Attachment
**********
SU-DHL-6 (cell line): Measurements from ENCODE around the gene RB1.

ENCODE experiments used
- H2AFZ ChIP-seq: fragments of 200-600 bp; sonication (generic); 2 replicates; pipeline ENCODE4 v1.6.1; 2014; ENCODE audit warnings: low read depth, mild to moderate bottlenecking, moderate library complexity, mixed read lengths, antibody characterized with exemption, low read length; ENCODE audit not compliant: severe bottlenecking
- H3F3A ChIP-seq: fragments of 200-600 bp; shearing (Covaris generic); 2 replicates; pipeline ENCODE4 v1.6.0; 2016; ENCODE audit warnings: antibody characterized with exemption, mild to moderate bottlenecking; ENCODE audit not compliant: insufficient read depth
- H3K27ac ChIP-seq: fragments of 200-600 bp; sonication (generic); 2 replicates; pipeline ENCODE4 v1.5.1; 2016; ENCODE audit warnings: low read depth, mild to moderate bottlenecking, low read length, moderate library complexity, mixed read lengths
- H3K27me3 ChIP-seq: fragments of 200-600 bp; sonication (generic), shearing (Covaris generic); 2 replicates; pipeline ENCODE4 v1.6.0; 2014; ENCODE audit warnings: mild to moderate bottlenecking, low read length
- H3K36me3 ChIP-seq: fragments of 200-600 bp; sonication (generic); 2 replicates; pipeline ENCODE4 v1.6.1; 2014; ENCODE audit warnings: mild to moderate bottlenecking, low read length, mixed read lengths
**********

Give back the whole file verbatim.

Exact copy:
SU-DHL-6 (cell line): Measurements from ENCODE around the gene RB1.

ENCODE experiments used
- H2AFZ ChIP-seq: fragments of 200-600 bp; sonication (generic); 2 replicates; pipeline ENCODE4 v1.6.1; 2014; ENCODE audit warnings: low read depth, mild to moderate bottlenecking, moderate library complexity, mixed read lengths, antibody characterized with exemption, low read length; ENCODE audit not compliant: severe bottlenecking
- H3F3A ChIP-seq: fragments of 200-600 bp; shearing (Covaris generic); 2 replicates; pipeline ENCODE4 v1.6.0; 2016; ENCODE audit warnings: antibody characterized with exemption, mild to moderate bottlenecking; ENCODE audit not compliant: insufficient read depth
- H3K27ac ChIP-seq: fragments of 200-600 bp; sonication (generic); 2 replicates; pipeline ENCODE4 v1.5.1; 2016; ENCODE audit warnings: low read depth, mild to moderate bottlenecking, low read length, moderate library complexity, mixed read lengths
- H3K27me3 ChIP-seq: fragments of 200-600 bp; sonication (generic), shearing (Covaris generic); 2 replicates; pipeline ENCODE4 v1.6.0; 2014; ENCODE audit warnings: mild to moderate bottlenecking, low read length
- H3K36me3 ChIP-seq: fragments of 200-600 bp; sonication (generic); 2 replicates; pipeline ENCODE4 v1.6.1; 2014; ENCODE audit warnings: mild to moderate bottlenecking, low read length, mixed read lengths